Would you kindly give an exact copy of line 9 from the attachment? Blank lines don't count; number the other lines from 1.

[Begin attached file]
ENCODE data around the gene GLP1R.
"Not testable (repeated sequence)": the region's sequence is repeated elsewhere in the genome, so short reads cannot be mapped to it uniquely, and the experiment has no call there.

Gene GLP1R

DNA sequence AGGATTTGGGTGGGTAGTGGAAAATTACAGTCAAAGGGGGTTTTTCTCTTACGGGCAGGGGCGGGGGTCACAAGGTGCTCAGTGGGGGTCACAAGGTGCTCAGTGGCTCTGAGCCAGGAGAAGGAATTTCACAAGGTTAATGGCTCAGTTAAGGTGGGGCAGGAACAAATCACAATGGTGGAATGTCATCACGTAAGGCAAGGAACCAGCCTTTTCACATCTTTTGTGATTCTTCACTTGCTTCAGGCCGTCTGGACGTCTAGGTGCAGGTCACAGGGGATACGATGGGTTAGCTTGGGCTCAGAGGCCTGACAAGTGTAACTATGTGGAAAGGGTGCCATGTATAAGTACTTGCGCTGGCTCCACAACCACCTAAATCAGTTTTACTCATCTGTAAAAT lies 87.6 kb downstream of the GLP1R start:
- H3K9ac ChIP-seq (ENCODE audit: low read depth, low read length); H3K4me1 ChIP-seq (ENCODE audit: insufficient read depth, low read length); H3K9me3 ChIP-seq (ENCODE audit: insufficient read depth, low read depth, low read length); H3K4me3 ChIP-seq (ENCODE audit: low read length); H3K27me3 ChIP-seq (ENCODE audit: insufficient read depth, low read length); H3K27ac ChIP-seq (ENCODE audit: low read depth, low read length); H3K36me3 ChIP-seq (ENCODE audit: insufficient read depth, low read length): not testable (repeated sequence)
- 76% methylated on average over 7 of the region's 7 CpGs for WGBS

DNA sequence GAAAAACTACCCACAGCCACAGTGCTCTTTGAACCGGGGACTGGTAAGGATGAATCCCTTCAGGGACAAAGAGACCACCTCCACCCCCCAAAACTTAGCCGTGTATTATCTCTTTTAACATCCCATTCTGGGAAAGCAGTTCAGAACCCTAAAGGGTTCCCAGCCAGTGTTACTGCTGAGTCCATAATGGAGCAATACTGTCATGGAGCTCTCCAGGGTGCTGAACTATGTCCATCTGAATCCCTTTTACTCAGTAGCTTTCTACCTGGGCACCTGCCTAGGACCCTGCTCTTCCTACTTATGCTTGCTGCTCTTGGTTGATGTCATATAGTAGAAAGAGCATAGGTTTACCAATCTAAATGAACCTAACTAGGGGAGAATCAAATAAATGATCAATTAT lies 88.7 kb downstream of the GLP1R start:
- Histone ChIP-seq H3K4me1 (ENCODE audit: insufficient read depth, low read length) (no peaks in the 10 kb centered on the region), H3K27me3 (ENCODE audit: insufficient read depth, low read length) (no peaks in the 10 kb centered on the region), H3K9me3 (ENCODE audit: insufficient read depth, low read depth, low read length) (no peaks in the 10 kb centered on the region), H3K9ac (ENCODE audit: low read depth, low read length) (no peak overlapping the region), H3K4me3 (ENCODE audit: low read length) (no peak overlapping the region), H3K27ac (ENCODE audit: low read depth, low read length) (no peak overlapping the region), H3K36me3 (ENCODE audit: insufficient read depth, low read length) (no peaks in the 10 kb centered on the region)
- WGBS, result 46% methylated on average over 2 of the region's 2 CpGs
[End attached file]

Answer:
- WGBS, result 46% methylated on average over 2 of the region's 2 CpGs